There are no other questions worth asking until Rangers supporters receive honest and forthright answers about Whyte’s plans for the various tax case outcomes. This blog has made clear that the only financial model that makes sense for Whyte is that he will have purchased the debt from Lloyds Banking Group directly (preserving their security interests and preferred creditor status) and will have paid £1 for MIH’s shares. He must then be ready to sell any playing asset that attracts a reasonable price. If the tax bomb detonates, he would exercise his security rights. If HMRC do not agree to just walk away and accept zero (or close to it), the only way for Whyte to claim what is his in law, is to see Rangers liquidated.

Rangers fans also need to understand that the terms of the deal that have been leaked so far would not leave Rangers debt-free. Firstly, only the £18m bank debt will have been paid. That would still leave at least another £6m in other loans (used to pay for Jelavic), capital leases, and negative working capital. If he has just purchased Lloyds’ debt, Rangers’ debt will not have changed at all! They will just owe the money to Whyte and whomever has funded him. (Who would be more reluctant to foreclose on Rangers FC? Lloyds Bank or a shadowy group of barely known investors?)

We should be in no doubt that Rangers are now much more likely to be about to jump out of the frying pan into the fire.  That Scotland’s media has been so easily placed in Whyte’s back pocket is a testament to the skills of Gordon Hay.  As his company’s own website boasts:

Often keeping something out of the news is as important as securing publicity. As poachers-turned-gamekeepers, we know how the media thinks and how it works. Our easy-to-follow 12-point plan for dealing with the media in a crisis could make all the difference between making or breaking your business.

About rangerstaxcase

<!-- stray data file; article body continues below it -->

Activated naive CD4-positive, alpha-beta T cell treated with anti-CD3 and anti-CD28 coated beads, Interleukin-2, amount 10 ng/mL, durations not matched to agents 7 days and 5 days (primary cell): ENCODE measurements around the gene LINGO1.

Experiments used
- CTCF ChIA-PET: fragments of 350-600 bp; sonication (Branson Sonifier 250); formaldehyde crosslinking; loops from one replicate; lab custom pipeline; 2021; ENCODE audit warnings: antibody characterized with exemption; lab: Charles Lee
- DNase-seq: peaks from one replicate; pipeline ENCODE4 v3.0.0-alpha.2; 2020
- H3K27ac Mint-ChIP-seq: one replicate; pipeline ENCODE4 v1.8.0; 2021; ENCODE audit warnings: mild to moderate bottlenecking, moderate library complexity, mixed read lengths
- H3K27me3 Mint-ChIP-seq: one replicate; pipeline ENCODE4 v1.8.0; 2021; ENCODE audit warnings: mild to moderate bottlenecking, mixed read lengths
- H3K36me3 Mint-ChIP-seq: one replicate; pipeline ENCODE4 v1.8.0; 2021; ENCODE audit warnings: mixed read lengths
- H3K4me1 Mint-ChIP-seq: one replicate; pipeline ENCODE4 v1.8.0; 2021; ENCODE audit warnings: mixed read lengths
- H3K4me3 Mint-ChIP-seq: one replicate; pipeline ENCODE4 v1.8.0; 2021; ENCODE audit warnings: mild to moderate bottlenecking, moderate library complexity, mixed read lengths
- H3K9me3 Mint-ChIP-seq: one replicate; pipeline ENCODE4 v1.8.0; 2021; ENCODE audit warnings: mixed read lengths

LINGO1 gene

I have information on Rangers' tax case, and I will use this blog to provide the details of what Rangers FC have done, why it was illegal, and what the implications for what was (updated) one of the largest football clubs in Britain.

459 Responses to Blinded by the Whyte

  1. Weefatbhoy says:

    Gr8 post tomtom…………………

  2. Jeepster says:

    I think Phil macs telephone interview might just cover that

  3. Adam says:

    But can you do it BEFORE you buy it. IE – I know Whyte can now force the issue, but the question is, could he have secured the assets before he bought the shares. Buying a company/shares is not like a mortgage or anything.

  4. Adam says:

    I disagree 100% Boab. The only way a business or company would “try to settle” was if they 100% knew they were in the wrong.

    Rangers, through MIH, have tax and legal advisors telling them they did nothing wrong. Irrespective of the truth of the matter, any settlement offered to HMRC would prejudice the case.

    HMRC would simply stand up and say “If you didnt do anything wrong, why did you try and settle?”

    I dont believe an offer has been made and there is no concrete evidence out there to suggest otherwise.

  5. Gary says:

    It was Phil Mac who said RFC offered to settle hardly the most trustworthy source!

  6. Gary says:

    They can’t all you’ll get is another blog post link to phil mac’s site lol

  7. Gary says:

    My hats off to you Pedro I couldn’t have put it better myself

  8. Gary says:

    And as for the H*n debate the man was convicted with religiously aggravated breach of the peace.

    Sectarianism is bigotry, discrimination or hatred arising from attaching importance to perceived differences between subdivisions within a group, such as between different denominations of a religion or factions of a political movement.

    Ergo H*n is sectarian as proved in a court of law.

  9. Lord Wobbly says:

    Sorry Adam but that’s definitely not correct. I don’t have any hard evidence that RFC (or a third party on their behalf) have offered to settle with HMRC. However, as has been explained elsewhere, there are other reasons why a company would offer to settle ahead of a verdict. If offering to settle at £x was deemed to be a cheaper option than the time and expense involved with defending a case (even a winnable one) would be attractive to many. The path of least resistance if you will. In those circumstances you would only pursue your day in court if making a point was more important to you than the cost of making your point.